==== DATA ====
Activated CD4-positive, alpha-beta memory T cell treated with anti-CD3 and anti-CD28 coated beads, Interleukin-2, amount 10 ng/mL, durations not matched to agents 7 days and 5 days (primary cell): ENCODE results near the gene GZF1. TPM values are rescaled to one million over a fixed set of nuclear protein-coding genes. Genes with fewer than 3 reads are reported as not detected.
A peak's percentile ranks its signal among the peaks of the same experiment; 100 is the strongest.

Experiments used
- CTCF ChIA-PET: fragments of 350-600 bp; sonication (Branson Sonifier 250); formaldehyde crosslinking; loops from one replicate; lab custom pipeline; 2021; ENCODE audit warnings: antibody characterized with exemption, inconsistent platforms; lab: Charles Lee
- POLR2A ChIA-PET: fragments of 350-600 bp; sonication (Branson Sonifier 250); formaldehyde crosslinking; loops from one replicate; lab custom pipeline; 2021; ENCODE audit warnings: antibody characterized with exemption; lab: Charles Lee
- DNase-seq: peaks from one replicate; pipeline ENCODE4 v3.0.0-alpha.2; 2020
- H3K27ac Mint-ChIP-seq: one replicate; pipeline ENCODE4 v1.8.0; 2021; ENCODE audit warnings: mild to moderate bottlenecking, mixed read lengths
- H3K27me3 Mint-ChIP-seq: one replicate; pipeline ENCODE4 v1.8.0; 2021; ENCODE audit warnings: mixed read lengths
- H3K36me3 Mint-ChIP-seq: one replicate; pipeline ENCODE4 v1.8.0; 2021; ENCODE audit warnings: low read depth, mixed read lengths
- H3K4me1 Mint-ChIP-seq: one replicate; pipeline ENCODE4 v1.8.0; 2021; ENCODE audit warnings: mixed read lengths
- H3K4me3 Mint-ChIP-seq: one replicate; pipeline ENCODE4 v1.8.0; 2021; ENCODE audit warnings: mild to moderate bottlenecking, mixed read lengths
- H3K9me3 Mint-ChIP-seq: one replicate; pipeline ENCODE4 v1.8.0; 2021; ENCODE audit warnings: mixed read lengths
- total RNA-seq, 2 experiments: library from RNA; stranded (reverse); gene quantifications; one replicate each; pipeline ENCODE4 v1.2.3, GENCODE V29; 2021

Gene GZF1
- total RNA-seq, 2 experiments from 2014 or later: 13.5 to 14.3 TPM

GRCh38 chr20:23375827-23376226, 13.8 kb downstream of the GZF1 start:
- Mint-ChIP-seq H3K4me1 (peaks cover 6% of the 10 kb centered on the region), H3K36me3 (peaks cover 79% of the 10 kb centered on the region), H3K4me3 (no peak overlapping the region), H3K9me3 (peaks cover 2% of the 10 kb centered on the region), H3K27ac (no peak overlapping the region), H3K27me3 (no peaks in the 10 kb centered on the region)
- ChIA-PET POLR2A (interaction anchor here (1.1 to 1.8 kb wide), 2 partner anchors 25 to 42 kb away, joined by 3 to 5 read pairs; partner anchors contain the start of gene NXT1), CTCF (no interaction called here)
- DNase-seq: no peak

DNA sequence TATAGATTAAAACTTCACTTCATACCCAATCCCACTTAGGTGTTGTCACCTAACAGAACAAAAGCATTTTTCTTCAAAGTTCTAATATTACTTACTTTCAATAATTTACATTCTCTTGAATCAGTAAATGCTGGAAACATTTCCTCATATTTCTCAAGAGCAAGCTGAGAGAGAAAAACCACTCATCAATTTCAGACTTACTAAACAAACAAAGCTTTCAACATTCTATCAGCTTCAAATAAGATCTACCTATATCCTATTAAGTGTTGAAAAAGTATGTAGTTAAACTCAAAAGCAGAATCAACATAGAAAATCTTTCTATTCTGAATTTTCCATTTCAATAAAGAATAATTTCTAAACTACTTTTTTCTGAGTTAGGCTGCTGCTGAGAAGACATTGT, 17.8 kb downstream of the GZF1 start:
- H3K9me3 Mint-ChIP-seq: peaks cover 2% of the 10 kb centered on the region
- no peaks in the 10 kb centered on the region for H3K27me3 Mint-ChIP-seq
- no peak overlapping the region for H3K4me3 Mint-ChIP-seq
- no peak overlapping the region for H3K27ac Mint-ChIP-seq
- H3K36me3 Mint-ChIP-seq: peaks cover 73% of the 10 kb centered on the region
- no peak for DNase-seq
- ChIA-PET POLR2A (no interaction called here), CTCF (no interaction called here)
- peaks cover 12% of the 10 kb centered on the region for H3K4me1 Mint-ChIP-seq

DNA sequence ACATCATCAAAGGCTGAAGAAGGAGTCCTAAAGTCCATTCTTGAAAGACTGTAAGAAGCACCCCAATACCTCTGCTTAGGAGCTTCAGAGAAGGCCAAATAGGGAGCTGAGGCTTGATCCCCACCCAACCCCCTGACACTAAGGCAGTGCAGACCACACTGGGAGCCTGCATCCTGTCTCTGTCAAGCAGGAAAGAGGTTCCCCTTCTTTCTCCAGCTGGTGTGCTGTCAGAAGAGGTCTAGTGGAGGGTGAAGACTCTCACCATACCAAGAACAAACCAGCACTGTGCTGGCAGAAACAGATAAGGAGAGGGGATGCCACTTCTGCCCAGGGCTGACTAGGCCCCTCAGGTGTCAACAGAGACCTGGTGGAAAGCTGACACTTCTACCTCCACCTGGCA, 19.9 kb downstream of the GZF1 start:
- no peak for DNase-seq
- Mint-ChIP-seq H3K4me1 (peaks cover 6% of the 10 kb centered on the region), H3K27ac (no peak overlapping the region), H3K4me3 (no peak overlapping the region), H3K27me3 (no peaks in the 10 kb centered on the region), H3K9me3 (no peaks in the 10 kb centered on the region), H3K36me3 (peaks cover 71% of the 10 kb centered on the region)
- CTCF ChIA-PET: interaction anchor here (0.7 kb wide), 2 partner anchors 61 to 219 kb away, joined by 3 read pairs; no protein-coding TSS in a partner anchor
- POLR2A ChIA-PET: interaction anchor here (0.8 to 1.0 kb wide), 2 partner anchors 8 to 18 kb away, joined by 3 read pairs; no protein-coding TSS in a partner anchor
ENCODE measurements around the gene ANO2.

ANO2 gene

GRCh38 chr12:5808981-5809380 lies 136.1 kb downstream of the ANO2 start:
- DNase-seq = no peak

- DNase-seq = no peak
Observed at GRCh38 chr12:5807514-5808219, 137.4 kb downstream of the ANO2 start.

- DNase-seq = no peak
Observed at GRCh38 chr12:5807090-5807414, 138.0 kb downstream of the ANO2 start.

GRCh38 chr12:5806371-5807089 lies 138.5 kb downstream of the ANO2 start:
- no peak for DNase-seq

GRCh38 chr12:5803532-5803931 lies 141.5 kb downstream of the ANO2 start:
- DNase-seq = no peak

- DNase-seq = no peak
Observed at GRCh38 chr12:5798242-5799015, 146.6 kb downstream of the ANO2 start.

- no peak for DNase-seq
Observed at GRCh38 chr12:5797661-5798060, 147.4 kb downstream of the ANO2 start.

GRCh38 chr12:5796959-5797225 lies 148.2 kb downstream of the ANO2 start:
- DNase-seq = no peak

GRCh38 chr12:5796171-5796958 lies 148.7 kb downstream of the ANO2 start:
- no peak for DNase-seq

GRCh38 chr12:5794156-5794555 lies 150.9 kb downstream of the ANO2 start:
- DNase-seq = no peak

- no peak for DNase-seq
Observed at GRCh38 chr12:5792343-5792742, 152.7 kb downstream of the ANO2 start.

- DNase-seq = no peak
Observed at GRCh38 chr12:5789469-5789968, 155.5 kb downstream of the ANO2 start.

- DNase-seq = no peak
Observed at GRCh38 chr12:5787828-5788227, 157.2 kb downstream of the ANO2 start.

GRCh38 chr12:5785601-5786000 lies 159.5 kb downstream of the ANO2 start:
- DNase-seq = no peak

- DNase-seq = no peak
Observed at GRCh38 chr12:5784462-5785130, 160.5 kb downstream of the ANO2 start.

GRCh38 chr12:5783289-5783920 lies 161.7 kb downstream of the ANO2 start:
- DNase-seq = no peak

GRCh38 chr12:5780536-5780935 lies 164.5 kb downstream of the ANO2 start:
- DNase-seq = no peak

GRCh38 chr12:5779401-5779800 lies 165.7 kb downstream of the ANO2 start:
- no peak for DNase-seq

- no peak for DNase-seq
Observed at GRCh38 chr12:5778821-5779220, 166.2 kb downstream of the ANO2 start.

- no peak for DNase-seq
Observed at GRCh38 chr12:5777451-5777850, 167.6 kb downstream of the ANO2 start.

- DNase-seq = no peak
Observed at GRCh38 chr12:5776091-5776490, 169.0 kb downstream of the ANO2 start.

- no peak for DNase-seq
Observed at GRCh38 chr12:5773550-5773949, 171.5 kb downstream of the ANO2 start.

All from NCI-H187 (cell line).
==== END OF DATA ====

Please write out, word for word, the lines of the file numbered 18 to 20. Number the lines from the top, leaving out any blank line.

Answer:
- ChIA-PET POLR2A (interaction anchor here (1.1 to 1.8 kb wide), 2 partner anchors 25 to 42 kb away, joined by 3 to 5 read pairs; partner anchors contain the start of gene NXT1), CTCF (no interaction called here)
- DNase-seq: no peak

DNA sequence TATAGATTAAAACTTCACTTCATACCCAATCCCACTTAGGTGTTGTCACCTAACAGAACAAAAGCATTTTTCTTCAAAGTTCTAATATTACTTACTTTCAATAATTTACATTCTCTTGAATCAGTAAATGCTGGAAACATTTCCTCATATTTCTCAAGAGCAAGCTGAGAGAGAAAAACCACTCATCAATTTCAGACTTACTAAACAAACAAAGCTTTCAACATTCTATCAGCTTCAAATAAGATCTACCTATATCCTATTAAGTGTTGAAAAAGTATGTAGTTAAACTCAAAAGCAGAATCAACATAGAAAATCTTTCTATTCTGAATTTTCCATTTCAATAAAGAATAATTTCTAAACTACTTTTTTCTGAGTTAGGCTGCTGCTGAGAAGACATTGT, 17.8 kb downstream of the GZF1 start: